Guest Blogger: April from lipgloss-and-black.blogspot.com/
The minute it reaches lunchtime I grab my car keys and head out of the door, ignoring the fact that I should be in a meeting. There is no room in my head for targets and reviews - my attention is fiercely guarded by memories of you. I check my watch again and walk the mile to my car; the snow swallowing my heels as if trying to check my headstrong attempt to escape. I used to look forward to the end of the working day purely because you would walk me to my car, leaning your forearms lazily on the roof whilst I threw my bags into the passenger seat and thought up excuses not to leave.
Reaching the car, I fumble with the keys until the door finally relents. Swinging out of the main road, I flick through the radio channels with growing impatience. There’s nothing I want to listen to because there’s nothing that reminds me of you. Finally I settle on a station which is playing Take That. I smile with satisfaction and turn up the volume. Perfect. You’d hate it.
The fact that I hate it too is neither here nor there.
I drive as if mesmerised, turning every now and again without ever having any idea about where I want to be. I turn into a big country lane and open her up; pushing my head into the back of my seat and exhaling slowly with briefly closed eyes as I feel the accelerator meet the floor. I feel safe here, cocooned. I don’t care where I drive; I have no plans of where I want this to end. I just needed the freedom.
I have to get away from you.
This obsession is something we’re going to have to deal with before it gets out of hand. I say ‘we’ even though I know there is no such thing. But ‘I’ is lonely and unexciting. Even now, you leave me a dizzy sort of breathless, the kind which follows that short sharp gasp caused by sudden pain. I jolt awake most nights and bite my lip – sometimes until it bleeds – to keep from crying out your name.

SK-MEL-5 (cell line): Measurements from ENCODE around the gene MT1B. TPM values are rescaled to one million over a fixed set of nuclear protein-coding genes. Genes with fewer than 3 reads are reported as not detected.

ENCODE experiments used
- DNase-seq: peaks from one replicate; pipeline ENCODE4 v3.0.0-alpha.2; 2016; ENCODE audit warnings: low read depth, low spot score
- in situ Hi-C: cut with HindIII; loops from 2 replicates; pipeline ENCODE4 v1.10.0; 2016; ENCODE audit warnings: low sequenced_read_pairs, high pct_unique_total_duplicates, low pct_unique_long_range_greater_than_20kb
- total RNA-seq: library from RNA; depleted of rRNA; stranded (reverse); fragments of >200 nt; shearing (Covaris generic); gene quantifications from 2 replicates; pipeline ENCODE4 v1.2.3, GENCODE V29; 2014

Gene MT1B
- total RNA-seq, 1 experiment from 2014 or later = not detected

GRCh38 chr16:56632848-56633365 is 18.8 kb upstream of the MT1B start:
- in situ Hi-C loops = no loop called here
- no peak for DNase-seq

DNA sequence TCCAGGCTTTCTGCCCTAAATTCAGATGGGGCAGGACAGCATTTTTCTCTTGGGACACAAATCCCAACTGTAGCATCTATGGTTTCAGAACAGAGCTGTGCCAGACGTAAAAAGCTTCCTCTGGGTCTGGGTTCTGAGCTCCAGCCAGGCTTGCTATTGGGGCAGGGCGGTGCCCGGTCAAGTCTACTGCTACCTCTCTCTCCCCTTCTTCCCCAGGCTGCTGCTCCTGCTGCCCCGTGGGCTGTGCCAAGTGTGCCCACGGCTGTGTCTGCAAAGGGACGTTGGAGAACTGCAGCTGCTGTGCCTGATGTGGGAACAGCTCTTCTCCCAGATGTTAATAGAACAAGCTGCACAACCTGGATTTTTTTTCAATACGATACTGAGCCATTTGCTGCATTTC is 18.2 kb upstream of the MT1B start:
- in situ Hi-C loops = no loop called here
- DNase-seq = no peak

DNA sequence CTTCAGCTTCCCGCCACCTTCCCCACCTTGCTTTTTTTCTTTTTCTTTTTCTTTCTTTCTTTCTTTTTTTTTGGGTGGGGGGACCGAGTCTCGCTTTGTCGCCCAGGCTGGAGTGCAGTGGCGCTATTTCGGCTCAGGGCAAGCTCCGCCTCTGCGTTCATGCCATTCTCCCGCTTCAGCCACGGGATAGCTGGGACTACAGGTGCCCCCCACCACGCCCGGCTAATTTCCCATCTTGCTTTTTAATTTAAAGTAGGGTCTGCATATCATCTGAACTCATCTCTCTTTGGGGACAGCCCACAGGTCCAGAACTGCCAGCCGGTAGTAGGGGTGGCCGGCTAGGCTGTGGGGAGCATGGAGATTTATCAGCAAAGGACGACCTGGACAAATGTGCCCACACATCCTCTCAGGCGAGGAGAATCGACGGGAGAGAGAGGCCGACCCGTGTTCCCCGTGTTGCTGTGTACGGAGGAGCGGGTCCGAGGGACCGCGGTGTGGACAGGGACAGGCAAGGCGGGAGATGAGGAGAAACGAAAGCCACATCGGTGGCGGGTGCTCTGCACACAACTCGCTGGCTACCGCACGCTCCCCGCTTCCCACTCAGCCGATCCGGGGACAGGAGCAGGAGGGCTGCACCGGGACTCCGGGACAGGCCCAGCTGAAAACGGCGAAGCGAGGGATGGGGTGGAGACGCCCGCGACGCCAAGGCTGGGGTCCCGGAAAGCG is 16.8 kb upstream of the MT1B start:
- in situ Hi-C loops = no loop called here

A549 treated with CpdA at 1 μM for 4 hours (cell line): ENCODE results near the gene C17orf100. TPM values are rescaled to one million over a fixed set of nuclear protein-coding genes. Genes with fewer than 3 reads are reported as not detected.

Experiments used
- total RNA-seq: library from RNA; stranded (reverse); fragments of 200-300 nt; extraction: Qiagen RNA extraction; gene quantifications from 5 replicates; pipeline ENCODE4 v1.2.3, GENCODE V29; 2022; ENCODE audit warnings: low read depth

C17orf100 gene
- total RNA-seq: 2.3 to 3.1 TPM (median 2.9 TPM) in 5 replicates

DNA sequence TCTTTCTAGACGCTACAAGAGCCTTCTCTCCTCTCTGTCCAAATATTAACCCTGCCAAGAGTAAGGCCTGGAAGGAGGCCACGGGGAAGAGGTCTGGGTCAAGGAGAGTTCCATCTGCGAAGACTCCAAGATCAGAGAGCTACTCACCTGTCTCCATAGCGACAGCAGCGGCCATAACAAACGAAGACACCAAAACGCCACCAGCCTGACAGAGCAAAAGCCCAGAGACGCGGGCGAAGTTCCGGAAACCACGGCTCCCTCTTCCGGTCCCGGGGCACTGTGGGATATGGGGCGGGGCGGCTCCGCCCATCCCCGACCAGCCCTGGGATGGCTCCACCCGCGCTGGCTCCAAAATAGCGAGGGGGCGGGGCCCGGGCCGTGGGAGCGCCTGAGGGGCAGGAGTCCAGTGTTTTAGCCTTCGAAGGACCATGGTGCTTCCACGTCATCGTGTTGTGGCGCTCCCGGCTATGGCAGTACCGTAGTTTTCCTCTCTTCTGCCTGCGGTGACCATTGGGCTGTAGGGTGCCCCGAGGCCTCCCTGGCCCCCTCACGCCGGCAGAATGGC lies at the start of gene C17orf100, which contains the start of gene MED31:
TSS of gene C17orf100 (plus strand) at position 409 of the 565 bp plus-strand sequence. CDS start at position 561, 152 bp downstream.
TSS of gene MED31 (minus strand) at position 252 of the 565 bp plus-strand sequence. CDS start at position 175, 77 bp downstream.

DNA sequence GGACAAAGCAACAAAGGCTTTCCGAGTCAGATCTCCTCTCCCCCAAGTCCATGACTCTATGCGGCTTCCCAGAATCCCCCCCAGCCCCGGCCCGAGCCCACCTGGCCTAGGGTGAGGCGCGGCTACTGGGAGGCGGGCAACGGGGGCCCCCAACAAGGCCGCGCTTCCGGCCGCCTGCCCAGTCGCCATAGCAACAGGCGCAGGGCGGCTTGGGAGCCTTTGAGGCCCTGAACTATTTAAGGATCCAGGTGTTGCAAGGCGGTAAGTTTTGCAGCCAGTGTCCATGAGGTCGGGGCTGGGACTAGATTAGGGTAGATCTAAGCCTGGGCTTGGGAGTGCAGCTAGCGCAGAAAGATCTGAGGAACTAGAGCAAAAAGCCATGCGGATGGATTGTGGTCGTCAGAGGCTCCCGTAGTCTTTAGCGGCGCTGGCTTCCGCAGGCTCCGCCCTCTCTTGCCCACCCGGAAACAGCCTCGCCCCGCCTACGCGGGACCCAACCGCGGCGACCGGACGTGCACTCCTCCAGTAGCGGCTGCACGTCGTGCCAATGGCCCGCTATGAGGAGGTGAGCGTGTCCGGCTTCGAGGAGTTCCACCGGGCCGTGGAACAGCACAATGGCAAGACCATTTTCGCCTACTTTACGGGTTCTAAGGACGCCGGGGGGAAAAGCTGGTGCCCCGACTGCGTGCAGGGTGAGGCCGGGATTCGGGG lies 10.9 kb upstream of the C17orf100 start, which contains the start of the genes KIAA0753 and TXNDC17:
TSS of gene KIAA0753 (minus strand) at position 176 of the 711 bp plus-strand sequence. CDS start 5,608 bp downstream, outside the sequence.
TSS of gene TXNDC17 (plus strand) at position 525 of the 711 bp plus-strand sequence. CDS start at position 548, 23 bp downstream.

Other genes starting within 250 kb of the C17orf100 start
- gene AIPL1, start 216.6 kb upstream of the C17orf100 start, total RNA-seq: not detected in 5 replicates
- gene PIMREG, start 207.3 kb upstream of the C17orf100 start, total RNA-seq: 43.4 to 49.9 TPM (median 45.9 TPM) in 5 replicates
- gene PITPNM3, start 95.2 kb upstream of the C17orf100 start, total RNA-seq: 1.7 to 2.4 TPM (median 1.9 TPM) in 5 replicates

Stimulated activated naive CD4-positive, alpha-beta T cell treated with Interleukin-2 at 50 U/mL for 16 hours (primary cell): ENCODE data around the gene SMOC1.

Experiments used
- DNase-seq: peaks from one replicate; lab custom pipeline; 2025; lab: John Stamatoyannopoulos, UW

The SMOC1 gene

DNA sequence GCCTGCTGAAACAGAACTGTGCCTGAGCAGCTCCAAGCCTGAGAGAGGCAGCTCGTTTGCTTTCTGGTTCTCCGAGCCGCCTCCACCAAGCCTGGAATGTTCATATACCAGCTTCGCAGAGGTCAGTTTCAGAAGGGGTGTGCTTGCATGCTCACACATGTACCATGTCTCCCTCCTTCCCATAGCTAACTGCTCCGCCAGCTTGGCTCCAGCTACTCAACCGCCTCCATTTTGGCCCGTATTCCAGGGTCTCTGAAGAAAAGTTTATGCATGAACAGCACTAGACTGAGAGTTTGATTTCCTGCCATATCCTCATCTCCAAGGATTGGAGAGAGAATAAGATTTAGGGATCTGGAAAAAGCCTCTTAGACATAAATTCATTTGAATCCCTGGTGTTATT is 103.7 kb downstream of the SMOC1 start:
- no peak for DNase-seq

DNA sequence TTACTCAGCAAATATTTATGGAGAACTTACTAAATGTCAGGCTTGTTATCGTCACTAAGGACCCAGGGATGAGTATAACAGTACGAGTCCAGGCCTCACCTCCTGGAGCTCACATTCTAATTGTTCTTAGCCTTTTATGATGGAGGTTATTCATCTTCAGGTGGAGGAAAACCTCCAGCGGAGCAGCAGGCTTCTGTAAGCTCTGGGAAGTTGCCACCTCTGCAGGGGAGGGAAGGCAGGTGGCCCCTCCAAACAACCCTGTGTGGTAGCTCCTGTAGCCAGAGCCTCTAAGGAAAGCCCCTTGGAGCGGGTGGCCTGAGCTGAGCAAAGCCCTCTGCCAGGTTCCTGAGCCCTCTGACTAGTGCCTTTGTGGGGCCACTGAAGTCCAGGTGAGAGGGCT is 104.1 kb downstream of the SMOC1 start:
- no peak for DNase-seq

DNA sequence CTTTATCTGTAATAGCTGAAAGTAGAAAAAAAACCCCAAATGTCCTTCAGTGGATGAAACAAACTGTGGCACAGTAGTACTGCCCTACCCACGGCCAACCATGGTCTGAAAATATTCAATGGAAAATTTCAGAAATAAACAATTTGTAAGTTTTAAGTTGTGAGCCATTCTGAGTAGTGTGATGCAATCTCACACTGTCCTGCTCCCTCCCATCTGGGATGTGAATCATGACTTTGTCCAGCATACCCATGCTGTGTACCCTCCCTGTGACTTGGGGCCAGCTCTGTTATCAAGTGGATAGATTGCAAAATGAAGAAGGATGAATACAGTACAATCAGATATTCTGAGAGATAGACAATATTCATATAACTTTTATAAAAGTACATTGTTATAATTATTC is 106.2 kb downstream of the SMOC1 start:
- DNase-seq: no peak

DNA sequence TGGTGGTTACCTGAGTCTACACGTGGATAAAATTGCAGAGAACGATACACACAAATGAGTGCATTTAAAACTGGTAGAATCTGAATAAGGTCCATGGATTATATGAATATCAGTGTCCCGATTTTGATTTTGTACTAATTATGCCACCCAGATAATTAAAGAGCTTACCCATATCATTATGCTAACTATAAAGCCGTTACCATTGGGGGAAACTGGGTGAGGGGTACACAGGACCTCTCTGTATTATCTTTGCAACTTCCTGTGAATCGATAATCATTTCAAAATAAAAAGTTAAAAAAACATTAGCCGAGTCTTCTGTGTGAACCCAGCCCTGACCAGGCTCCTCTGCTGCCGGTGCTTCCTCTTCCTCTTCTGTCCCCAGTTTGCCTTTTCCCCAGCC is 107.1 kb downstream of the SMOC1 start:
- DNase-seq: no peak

I bite awake. We did that at school. Duffy. You’ve probably read it, but I never asked. Suddenly, it bothers me immensely that I never asked you who inspired you or which books could make you laugh, cry, feel alive. I jealously censored our discussions, leaving your time outside of work untouched because I knew that sooner or later she would come into conversation. Our last meeting replays in my head, but I can’t remember the sound of your voice or the expression on your face anymore – only the sound of your car door slamming shut and the slow appearance of my own reflection as the glass window slid between us and left me standing on the pavement.
I bitterly remember your broken promise to call, though. The road glitters with ice as I drive faster, gripping the steering wheel so that my hands turn white and the veins appear. The sudden appearance of a bird on the road ahead startles me, and my heart stops for a second. I touch the brakes without even thinking. But with the resumption of my heart comes a new idea. It creeps into my mind with such stealth that I wonder if it has been there all along; if it was born at the same time as my sudden impulse to drive.
If I crashed... would you come?